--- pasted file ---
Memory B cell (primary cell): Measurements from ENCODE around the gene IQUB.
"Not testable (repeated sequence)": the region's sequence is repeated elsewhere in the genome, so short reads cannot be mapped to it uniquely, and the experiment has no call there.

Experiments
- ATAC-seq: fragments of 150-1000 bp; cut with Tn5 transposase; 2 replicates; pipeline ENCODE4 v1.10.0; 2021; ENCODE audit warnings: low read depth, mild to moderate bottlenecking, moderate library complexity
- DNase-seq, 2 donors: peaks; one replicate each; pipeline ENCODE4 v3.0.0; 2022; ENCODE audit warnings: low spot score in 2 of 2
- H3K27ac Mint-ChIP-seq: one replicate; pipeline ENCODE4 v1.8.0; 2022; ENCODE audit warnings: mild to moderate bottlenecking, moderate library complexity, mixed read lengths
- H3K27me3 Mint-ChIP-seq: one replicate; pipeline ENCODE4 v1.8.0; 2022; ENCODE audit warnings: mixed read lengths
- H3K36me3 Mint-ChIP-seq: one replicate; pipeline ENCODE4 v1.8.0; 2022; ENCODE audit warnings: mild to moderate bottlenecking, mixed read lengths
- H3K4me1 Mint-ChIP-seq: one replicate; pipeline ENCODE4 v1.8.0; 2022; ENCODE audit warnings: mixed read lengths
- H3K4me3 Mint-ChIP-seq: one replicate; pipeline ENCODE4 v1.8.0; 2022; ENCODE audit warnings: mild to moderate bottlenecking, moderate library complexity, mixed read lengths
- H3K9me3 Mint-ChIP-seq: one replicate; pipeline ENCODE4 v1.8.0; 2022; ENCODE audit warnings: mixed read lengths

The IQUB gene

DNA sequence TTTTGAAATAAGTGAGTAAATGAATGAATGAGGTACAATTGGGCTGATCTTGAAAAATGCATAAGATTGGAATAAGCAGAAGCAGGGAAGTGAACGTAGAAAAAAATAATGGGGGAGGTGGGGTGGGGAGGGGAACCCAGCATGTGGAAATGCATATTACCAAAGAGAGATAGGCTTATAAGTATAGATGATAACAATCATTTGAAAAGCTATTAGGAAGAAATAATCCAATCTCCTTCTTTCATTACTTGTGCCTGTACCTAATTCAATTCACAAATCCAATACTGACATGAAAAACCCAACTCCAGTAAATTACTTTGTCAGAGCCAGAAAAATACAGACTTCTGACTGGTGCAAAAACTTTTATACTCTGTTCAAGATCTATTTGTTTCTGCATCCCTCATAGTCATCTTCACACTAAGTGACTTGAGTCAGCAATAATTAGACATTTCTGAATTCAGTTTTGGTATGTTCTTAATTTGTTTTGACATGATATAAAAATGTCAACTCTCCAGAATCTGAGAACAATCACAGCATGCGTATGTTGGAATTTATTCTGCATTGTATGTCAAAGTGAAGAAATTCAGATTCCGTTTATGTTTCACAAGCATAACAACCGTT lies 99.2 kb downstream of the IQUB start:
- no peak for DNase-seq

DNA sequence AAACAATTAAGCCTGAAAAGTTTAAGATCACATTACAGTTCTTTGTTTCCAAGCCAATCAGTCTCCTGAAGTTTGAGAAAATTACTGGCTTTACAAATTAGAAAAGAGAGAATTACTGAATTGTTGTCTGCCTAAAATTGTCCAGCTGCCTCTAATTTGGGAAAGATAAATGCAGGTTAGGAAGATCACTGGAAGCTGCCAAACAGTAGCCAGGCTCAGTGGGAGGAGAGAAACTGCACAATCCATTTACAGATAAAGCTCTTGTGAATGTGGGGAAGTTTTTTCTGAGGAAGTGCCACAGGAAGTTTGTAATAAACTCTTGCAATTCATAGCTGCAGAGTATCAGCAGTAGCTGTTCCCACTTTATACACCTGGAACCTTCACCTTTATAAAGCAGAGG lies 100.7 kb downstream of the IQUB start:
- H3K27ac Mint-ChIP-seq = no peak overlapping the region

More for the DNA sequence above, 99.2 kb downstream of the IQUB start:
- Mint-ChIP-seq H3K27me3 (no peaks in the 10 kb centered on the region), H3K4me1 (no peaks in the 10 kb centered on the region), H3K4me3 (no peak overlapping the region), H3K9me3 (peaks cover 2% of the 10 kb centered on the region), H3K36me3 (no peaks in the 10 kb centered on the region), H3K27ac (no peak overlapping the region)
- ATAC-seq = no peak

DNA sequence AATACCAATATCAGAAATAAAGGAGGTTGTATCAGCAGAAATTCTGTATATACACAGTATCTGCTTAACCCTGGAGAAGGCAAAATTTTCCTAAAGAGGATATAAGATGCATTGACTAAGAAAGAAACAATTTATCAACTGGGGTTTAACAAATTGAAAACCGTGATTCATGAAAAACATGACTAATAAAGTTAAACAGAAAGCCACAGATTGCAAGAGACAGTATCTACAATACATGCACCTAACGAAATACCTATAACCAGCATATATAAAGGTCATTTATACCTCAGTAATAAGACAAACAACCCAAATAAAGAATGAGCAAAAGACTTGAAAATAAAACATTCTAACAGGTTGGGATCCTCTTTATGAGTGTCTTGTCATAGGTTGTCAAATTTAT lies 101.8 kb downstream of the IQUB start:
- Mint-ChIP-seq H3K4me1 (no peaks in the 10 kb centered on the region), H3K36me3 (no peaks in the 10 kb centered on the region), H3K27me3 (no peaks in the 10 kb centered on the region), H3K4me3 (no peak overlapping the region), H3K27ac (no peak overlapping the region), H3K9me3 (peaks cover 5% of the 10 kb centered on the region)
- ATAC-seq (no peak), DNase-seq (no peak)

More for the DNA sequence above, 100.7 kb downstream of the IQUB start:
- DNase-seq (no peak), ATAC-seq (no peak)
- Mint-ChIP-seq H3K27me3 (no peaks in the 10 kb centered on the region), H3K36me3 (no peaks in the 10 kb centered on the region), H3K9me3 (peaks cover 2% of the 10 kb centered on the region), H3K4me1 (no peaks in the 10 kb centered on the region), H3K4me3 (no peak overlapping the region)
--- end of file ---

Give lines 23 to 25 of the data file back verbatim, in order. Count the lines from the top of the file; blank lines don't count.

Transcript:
More for the DNA sequence above, 100.7 kb downstream of the IQUB start:
- DNase-seq (no peak), ATAC-seq (no peak)
- Mint-ChIP-seq H3K27me3 (no peaks in the 10 kb centered on the region), H3K36me3 (no peaks in the 10 kb centered on the region), H3K9me3 (peaks cover 2% of the 10 kb centered on the region), H3K4me1 (no peaks in the 10 kb centered on the region), H3K4me3 (no peak overlapping the region)